- About Hunger
- How to End Hunger
- Our Impact
- Get Involved
By Jordan Teague
New data shows that global hunger has again increased in the past year. Between 2020 and 2021, an additional 46 million people—about as many people as the entire population of Spain—were newly facing hunger.
Conflict, climate change, weak government institutions, and the global COVID-19 pandemic are major causes of hunger, as Bread for the World has previously reported. The current war in Ukraine means that less food is available, and prices are higher in countries that need to import food.
The worst hunger situation of all—famine—affects 750,000 people in Ethiopia, South Sudan, Yemen, Somalia, and Afghanistan. That is up from 600,000 in January 2022. Both numbers are far higher than in recent years. In fact, between 2000 and 2010, the world had no declared famines at all. Humanitarian agencies define famine in terms that include starvation, death, and extremely critical levels of acute malnutrition.
In May, Congress allocated about $5 billion in emergency funding for global food, nutrition, and humanitarian assistance to help families around the world survive. The United States has always been a leading contributor to emergency humanitarian assistance, but the country has never been alone in this effort.
In April, U.S. Treasury Secretary Janet Yellen convened several international financial institutions (IFIs), which are groups with multiple countries as members that are concerned with the global economy and financing international development. At the April event, "Tackling Food Insecurity -- The Challenge and Call to Action," these U.S. partners agreed to develop an IFI Action Plan to Address Food Insecurity, which was launched in May.
The action plan emphasizes coordination to support the most vulnerable people in the most effective ways. Goals include increasing food production immediately, providing fertilizer where there are shortages, and encouraging trade to help reduce food prices. The action plan acknowledges that ending hunger requires long-term solutions as well. The IFIs have committed to a strategy of investing in agriculture and smallholder farmers in ways that enable farmers to strengthen their responses to climate change and other long-lasting problems that have no complete solution in the short term.
Individual IFIs are developing and implementing detailed plans as well. The World Bank, perhaps the most well-known IFI, has committed an additional $12 billion over the next year to improve food and nutrition security. The International Fund for Agricultural Development (better known as IFAD), the only IFI focused exclusively on global hunger and agriculture, has launched a Crisis Response Initiative to identify and provide solutions to food insecurity in African and Asian countries. The African Development Bank has proposed a $1.5 billion African Emergency Food Production Facility to support 20 million farmers with seed, fertilizer, and other necessities.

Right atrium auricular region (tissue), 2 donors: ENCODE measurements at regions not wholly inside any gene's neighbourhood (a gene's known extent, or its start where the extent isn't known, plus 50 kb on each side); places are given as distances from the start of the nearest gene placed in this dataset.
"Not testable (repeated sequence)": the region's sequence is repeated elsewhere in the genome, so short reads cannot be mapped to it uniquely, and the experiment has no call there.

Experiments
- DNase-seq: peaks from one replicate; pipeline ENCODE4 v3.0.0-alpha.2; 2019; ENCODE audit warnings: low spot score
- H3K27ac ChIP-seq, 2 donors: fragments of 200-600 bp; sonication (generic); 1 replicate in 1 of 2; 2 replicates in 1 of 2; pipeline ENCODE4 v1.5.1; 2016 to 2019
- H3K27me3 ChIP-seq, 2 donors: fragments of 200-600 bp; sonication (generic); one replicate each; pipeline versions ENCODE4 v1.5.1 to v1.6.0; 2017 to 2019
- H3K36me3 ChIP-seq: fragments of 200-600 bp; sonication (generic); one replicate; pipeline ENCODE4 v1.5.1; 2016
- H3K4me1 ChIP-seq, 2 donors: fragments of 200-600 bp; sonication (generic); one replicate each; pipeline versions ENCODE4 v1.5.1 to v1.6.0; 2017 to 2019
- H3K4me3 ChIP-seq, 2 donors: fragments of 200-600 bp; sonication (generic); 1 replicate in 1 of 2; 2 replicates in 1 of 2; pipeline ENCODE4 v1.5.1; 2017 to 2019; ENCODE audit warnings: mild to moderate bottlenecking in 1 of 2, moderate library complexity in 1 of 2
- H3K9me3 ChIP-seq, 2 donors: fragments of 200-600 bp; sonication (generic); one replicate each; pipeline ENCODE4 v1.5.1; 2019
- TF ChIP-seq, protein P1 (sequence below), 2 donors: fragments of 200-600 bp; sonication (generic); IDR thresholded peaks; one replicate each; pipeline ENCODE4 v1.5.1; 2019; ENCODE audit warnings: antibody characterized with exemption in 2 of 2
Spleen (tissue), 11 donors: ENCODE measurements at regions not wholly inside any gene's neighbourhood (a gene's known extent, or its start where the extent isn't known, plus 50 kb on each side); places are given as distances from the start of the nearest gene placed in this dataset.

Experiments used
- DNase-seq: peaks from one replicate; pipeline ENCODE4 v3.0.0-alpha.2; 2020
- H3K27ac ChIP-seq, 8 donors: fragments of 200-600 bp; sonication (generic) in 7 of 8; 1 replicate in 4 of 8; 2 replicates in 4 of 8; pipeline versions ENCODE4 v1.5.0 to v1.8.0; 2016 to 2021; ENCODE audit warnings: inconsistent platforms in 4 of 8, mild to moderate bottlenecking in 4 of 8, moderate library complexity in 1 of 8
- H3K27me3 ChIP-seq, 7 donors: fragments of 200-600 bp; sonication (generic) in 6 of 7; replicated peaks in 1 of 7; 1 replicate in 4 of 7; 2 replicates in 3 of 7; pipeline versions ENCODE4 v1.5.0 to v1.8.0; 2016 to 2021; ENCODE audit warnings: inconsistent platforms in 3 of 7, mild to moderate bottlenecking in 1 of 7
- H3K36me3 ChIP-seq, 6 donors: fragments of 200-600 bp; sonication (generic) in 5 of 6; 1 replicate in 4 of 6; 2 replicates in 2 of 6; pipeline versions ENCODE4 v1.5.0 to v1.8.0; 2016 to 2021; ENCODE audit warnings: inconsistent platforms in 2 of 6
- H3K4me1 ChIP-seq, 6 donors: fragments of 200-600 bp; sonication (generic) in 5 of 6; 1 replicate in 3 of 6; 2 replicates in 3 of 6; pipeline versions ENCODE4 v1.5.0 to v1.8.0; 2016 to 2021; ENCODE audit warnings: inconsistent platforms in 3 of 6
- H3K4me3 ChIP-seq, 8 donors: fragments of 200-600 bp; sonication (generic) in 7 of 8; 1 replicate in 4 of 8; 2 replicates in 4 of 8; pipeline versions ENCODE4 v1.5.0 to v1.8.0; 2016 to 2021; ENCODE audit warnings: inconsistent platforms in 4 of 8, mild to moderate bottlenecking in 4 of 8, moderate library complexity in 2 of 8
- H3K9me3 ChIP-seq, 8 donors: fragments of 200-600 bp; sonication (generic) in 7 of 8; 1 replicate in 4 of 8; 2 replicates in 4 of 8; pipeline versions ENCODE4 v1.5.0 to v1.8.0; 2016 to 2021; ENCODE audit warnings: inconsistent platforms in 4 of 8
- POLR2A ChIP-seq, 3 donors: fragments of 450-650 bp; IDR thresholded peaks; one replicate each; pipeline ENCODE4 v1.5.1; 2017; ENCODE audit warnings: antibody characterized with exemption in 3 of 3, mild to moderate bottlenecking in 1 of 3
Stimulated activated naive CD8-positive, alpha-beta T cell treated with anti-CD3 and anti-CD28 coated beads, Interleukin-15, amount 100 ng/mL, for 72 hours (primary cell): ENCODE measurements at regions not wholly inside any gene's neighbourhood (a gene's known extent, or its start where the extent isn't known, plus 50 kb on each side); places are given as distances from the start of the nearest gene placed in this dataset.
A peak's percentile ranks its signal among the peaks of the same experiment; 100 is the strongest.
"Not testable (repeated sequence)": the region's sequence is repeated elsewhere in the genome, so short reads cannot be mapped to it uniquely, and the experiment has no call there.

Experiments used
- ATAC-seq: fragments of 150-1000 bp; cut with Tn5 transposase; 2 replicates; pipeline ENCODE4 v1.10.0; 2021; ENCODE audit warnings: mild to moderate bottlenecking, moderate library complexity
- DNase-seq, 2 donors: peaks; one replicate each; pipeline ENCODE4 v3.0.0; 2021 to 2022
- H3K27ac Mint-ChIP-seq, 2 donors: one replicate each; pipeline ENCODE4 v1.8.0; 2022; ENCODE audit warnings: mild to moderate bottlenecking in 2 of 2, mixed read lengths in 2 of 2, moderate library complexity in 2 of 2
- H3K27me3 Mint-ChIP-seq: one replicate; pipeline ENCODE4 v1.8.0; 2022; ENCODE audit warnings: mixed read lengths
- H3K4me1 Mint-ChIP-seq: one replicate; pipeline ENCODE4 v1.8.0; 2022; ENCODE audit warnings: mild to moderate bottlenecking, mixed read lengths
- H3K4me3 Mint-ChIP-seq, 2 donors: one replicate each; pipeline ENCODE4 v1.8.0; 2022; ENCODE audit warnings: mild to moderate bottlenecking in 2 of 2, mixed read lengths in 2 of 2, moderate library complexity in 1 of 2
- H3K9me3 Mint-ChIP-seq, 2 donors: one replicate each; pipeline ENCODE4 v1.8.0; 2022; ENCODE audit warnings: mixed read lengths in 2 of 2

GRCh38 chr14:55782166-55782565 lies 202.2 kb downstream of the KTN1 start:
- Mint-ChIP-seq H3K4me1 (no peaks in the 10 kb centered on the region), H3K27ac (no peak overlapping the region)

The United States is a committed partner to the IFIs. In December 2021, at the most recent replenishment of funds for the International Development Association, the arm of the World Bank that makes grants and low-interest loans to lower-income countries, the U.S. government pledged $3.5 billion over three years. This is essential support for the IFIs, but because of the enormous numbers of people who are hungry right now, the United States should do more.
Each IFI fills particular needs, so the U.S. government should make generous pledges, commensurate with today’s increasingly severe hunger crisis, to replenish the funds of each as its cycle comes up for renewal. This year is the year to commit new funds to the African Development Fund and the Global Agriculture and Food Security Program.
Bread for the World believes it will take the efforts of everyone, including the United States and multilateral institutions such as the IFIs, to create a world without hunger.
Jordan Teague is interim director of policy analysis and coalition building with Bread for the World.
Afghanistan would be considered likely to have high rates of hunger because at least two of the major causes of global hunger affect it—armed conflict and fragile governmental institutions.
Malnutrition is responsible for nearly half of all preventable deaths among children under 5. Every year, the world loses hundreds of thousands of young children and babies to hunger-related causes.
Bread for the World is calling on the Biden-Harris administration and Congress to build a better 1,000-Days infrastructure in the United States.
“As you therefore have received Christ Jesus the Lord, continue to live your lives in him, rooted and built up in him and established in faith.” These words from Colossians 2:6 remind us of the faith that is active in love for our neighbors.
The Bible on...
The Supplemental Nutrition Assistance Program (SNAP) is designed to respond to changes in need, making it well suited to respond to crises such as the COVID-19 pandemic.
Bread for the World and its partners are asking Congress to provide $200 million for global nutrition.
In 2017, 11.8 percent of households in the U.S.—40 million people—were food-insecure, meaning that they were unsure at some point during the year about how they would provide for their next meal.